However, the correlation between absolute brain size and cognitive abilities breaks down when species of similar brain size are compared across orders. Monkeys, for instance, possess brains that are much smaller than those of ungulates, but the higher cognitive and behavioral flexibility of monkeys over ungulates is anecdotally evident to any observer who compares the ingenious and complex abilities of macaques to those of cows or horses, even though the latter have 4–5× larger brains than macaques. For similar-sized brains, rodents also perform more poorly than primates: With a brain of only 52g, the behavioral, social and cognitive repertoire of the capuchin monkey is outstanding compared to the capybara, a giant Amazonian rodent (MacDonald, 1981), even though the latter has a larger brain of 75g. This is reminiscent of the most striking and troubling discrepancy regarding brain size and cognitive abilities: that between humans and larger-brained species such as whales and elephants. If the latter have brains that are up to six times larger than a human brain, why should we be more cognitively able? Answering this question requires a direct examination of the numbers of neurons that compose the brains of humans and other species.
If the smaller size of the human brain compared to elephant and whale brains (Figure (Figure1)1) translates into a smaller number of neurons in the human brain than in the latter, then what makes the human brain outstanding in its cognitive abilities? In the absence of direct estimates of numbers of neurons in these and other species, the search for a neural correlate for human capacities has placed emphasis on the characteristic that most undisputedly places humans above other mammals: the EQ (Jerison, 1973). This measure is based on the observation that, across species, brain size correlates with body size in a way that can be described mathematically with a power function, thus allowing the predicted brain mass to be calculated for any species. EQ indicates how much the observed brain mass of a species deviates from the expected for its body mass: an EQ of 1 indicates that the observed brain mass matches the expected value; an EQ >1 means that brain size in that species is larger than expected for its body mass.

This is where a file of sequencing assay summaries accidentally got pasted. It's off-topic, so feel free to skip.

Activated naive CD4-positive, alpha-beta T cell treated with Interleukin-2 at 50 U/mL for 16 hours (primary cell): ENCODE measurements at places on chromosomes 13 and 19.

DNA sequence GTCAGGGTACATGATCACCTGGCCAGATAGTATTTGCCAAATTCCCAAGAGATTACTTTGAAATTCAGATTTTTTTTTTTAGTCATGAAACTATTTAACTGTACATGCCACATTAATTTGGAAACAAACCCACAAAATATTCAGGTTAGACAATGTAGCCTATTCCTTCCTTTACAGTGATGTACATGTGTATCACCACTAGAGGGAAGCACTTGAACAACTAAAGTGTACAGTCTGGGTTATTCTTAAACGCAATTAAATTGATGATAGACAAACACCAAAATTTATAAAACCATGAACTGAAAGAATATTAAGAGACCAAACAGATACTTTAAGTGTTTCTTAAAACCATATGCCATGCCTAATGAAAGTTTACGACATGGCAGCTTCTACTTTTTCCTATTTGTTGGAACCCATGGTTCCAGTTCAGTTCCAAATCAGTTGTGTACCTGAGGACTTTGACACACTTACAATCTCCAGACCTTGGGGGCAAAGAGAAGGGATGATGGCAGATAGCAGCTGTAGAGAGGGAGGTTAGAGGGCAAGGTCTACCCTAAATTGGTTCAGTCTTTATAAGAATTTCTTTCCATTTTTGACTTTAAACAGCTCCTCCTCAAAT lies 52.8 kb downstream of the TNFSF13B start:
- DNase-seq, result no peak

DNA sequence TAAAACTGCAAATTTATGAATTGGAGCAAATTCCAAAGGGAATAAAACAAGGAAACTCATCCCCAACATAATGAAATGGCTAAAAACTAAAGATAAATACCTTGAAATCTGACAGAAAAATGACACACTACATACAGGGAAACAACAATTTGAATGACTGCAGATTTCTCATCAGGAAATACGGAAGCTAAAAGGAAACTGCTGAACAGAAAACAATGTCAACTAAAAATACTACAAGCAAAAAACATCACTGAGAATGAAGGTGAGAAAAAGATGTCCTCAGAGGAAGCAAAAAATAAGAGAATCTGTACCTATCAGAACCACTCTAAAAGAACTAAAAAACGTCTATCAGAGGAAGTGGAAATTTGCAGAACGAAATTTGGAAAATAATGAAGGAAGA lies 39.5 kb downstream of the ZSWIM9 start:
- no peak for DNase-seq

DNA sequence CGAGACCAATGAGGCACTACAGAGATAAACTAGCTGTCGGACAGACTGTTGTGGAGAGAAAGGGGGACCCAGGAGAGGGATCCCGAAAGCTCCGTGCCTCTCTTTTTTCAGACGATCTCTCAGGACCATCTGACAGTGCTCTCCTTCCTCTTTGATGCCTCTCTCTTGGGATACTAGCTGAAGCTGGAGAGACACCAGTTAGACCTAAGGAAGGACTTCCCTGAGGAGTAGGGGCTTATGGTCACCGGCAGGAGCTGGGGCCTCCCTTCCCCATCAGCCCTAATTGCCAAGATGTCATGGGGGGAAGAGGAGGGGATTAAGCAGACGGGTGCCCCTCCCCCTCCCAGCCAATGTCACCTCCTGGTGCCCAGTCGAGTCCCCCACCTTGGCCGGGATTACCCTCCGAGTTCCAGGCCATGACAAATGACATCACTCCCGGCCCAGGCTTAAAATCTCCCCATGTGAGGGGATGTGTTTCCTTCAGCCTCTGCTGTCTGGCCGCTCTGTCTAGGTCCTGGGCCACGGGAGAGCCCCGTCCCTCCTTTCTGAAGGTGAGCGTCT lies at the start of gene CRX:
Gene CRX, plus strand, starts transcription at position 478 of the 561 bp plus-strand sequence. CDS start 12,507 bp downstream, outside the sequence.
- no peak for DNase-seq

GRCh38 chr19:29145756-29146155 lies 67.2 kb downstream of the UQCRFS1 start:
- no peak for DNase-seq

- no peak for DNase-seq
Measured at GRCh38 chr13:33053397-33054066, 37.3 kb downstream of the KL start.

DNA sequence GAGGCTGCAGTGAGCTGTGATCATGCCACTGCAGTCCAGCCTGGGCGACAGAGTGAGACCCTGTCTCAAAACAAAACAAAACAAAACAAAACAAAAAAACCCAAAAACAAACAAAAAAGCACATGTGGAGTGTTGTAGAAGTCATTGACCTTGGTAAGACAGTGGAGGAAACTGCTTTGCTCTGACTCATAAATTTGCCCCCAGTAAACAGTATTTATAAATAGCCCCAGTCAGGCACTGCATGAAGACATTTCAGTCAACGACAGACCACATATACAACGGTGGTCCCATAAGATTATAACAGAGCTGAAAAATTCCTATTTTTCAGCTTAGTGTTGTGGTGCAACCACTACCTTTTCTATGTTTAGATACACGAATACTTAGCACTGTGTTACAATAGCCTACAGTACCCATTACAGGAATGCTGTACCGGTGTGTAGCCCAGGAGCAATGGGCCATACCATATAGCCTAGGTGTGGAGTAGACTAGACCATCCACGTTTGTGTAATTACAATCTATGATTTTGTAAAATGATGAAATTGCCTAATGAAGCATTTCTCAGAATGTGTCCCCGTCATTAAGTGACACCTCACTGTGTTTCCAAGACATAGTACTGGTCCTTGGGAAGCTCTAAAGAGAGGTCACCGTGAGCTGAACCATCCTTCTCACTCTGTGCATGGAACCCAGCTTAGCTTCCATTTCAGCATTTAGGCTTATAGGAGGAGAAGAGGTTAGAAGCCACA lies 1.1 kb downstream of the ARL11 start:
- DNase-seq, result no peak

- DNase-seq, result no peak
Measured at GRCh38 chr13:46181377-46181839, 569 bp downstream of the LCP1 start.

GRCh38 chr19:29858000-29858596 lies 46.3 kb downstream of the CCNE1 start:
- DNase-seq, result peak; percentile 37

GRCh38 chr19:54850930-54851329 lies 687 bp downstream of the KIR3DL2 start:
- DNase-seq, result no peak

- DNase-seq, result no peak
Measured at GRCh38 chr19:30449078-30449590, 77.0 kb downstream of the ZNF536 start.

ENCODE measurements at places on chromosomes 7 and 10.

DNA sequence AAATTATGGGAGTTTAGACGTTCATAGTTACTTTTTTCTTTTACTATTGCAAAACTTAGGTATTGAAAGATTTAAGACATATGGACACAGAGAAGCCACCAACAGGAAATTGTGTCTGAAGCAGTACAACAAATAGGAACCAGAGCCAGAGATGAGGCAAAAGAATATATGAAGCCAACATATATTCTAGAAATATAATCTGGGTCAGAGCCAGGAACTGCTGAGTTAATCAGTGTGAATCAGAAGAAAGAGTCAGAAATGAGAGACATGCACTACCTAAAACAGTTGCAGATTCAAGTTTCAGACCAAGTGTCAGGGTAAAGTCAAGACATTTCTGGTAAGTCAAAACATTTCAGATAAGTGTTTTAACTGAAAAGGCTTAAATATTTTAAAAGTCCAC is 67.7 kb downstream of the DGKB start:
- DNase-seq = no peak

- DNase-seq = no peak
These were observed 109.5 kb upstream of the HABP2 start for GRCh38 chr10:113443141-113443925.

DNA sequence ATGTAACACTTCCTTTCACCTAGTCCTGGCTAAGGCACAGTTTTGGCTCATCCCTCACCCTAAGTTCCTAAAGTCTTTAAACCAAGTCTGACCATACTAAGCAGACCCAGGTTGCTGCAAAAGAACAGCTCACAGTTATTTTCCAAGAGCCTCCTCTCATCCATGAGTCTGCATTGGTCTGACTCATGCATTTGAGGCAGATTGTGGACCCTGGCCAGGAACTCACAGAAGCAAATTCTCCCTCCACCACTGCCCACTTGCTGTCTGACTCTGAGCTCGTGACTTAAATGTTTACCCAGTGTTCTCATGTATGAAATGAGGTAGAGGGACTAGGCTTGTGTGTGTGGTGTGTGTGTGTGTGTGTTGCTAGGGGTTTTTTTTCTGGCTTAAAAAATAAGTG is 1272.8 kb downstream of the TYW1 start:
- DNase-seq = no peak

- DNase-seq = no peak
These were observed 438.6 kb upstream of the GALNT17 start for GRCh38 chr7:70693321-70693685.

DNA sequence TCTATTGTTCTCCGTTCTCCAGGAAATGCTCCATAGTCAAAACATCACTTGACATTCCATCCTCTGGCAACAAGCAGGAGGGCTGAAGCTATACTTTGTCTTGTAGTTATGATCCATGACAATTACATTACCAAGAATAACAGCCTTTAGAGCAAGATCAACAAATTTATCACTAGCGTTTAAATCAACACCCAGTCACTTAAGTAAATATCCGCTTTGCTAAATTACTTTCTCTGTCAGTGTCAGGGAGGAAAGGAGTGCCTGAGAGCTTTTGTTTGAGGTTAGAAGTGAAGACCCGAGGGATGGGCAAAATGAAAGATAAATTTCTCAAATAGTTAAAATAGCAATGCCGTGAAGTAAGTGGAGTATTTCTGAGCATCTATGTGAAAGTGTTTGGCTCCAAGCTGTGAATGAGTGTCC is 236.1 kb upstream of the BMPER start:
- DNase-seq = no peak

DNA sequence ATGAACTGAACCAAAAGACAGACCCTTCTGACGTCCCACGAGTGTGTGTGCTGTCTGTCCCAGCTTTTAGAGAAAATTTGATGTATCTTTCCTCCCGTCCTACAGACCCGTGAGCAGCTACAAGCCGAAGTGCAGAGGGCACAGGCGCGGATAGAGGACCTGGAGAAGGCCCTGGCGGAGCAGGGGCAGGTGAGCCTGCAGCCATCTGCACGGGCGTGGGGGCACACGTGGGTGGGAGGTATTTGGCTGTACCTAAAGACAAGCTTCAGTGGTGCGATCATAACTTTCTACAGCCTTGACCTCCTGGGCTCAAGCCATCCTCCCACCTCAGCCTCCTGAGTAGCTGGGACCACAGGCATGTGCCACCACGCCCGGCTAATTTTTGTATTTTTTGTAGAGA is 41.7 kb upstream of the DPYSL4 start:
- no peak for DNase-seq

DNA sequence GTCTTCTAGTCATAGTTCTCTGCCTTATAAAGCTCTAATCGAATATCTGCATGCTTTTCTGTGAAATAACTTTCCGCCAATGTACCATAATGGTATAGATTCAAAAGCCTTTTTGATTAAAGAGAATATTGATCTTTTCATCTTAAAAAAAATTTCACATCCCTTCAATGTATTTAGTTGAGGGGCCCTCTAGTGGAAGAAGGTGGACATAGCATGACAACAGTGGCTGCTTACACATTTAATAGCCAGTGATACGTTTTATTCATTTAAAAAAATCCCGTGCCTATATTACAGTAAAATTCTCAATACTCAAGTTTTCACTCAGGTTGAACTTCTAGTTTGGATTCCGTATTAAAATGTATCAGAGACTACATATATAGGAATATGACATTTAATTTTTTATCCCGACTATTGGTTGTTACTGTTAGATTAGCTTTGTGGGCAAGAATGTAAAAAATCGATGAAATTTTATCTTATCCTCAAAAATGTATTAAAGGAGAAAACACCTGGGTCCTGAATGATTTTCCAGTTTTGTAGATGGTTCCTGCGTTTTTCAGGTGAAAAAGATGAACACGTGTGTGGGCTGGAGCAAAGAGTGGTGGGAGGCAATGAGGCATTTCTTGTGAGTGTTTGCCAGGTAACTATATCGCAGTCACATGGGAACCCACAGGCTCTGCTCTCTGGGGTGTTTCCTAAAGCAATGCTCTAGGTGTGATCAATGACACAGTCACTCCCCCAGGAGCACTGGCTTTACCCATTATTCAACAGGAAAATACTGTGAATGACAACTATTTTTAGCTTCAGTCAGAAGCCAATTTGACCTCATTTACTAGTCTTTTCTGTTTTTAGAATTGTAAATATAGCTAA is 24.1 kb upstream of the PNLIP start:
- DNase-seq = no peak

Compared to mammals as a whole, humans have the largest EQ found for any mammal, of between 7 and 8 (Jerison, 1973); even if compared to anthropoid primates only, humans still have an EQ of over 3, a value that is larger than that obtained for any other primate or cetacean (Marino, 1998). The position of the human species as an outlier in the body× brain comparison is made clear if one considers that although gorillas and orangutans overlap or exceed humans in body size, their brains amount to only about one-third of the size of the human brain.
There are, however, several problems with the notion that the explanation for the superior cognitive abilities of the human species lies in its large EQ. For one, it is not obvious how larger-than-expected brain mass would confer a cognitive advantage. In principle, this advantage would rely on the availability for cognitive functions of whatever brain mass exceeds what is necessary to process body-related information. However, according to this notion, small-brained animals with very large EQs should be expected to have more cognitive abilities than large-brained animals with smaller EQs. Capuchin monkeys, for instance, have much larger EQs than gorillas (Marino, 1998), but are outranked by these in cognitive performance (Deaner et al., 2007). Absolute brain mass and number of neurons, left out of the encephalization equation, must clearly be taken into consideration, since the “exceeding number of neurons” in a large brain should necessarily be larger than that in a smaller brain of same EQ (Herculano-Houzel, 2007).